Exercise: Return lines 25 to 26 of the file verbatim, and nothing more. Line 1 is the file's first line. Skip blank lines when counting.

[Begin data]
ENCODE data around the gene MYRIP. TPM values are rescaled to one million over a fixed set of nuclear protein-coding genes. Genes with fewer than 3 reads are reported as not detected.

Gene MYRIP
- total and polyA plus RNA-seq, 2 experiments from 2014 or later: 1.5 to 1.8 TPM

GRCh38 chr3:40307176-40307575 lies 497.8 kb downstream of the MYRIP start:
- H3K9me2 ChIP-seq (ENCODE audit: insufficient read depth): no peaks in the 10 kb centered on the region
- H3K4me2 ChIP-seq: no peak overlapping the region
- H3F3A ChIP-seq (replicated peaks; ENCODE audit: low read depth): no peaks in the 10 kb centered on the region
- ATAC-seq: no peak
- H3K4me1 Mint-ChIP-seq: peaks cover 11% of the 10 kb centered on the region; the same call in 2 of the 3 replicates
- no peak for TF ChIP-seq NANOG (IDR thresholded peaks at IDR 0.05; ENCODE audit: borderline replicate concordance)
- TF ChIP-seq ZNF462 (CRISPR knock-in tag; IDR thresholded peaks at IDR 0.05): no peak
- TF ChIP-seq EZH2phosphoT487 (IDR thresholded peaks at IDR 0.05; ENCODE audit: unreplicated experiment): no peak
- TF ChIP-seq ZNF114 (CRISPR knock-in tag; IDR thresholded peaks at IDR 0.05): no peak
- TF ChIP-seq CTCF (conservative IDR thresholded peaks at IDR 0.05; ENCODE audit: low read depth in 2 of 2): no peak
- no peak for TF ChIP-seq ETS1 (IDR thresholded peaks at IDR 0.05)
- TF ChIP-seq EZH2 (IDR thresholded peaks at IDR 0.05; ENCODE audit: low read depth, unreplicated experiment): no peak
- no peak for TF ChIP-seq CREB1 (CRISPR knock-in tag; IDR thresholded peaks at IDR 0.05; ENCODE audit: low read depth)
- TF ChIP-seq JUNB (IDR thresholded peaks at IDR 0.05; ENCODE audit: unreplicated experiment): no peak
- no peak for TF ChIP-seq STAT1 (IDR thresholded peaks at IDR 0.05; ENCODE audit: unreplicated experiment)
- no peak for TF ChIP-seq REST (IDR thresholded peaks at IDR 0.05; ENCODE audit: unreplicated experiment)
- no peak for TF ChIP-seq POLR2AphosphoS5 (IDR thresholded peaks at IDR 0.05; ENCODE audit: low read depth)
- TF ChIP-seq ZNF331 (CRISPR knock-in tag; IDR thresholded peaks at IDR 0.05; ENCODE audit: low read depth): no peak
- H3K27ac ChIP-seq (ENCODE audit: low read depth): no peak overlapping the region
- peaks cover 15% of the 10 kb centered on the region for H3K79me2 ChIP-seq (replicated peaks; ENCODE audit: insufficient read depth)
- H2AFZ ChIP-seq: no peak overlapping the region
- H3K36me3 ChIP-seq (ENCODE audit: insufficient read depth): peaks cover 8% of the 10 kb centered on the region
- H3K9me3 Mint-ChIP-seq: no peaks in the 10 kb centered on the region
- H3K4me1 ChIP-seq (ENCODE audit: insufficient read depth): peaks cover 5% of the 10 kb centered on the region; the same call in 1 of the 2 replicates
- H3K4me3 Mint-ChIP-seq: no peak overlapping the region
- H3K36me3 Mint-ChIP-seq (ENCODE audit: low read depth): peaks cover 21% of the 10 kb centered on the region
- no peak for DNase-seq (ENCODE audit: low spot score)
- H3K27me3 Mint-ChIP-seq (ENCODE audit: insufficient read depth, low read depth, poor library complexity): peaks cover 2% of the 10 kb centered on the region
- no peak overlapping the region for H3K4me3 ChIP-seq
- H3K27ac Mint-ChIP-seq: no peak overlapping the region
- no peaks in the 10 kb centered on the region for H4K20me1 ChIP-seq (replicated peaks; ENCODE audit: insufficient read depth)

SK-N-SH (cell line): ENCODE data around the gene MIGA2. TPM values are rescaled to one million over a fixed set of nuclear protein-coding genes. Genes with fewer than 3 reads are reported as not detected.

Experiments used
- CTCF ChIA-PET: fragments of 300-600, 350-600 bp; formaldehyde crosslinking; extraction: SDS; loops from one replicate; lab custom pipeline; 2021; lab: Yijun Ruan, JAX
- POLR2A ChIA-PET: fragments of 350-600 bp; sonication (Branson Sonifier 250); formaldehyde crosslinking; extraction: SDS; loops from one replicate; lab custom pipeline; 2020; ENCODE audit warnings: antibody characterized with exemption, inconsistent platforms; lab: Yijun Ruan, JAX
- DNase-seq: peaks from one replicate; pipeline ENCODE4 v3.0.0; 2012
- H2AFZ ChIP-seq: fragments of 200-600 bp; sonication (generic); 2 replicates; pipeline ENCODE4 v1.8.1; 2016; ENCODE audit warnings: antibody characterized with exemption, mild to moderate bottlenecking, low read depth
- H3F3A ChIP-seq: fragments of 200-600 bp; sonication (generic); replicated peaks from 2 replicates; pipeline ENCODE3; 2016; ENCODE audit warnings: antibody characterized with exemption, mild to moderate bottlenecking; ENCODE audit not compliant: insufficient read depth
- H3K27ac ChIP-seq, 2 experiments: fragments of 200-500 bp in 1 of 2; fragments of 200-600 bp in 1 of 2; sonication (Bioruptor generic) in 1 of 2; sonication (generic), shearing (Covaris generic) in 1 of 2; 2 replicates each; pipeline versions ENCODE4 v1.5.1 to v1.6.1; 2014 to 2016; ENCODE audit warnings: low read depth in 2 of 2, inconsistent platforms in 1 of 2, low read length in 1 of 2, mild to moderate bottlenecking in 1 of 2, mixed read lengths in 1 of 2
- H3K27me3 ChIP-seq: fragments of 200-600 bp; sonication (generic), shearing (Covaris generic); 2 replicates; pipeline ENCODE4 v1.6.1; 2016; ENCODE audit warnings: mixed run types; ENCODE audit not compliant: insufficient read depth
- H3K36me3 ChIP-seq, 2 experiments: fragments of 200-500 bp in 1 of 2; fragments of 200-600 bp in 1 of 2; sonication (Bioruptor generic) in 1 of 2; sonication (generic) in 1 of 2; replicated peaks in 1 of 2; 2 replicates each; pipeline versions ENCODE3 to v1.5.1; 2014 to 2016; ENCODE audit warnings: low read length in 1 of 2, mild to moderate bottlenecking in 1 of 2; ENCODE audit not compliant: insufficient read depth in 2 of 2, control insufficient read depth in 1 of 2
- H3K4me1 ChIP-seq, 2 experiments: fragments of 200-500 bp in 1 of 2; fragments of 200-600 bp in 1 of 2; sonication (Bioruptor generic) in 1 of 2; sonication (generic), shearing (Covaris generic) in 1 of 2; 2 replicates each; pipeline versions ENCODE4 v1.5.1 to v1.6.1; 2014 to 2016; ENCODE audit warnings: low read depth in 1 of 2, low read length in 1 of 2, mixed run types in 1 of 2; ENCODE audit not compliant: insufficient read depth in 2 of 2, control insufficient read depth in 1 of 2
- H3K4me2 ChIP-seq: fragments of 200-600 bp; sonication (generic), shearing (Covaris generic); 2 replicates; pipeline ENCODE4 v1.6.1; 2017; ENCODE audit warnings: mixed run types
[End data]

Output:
- H2AFZ ChIP-seq: no peak overlapping the region
- H3K36me3 ChIP-seq (ENCODE audit: insufficient read depth): peaks cover 8% of the 10 kb centered on the region